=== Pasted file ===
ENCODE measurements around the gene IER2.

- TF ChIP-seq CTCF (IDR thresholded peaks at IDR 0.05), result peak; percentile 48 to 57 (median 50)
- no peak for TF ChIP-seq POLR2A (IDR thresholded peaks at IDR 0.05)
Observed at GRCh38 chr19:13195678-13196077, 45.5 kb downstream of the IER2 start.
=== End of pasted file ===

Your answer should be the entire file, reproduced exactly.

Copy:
ENCODE measurements around the gene IER2.

- TF ChIP-seq CTCF (IDR thresholded peaks at IDR 0.05), result peak; percentile 48 to 57 (median 50)
- no peak for TF ChIP-seq POLR2A (IDR thresholded peaks at IDR 0.05)
Observed at GRCh38 chr19:13195678-13196077, 45.5 kb downstream of the IER2 start.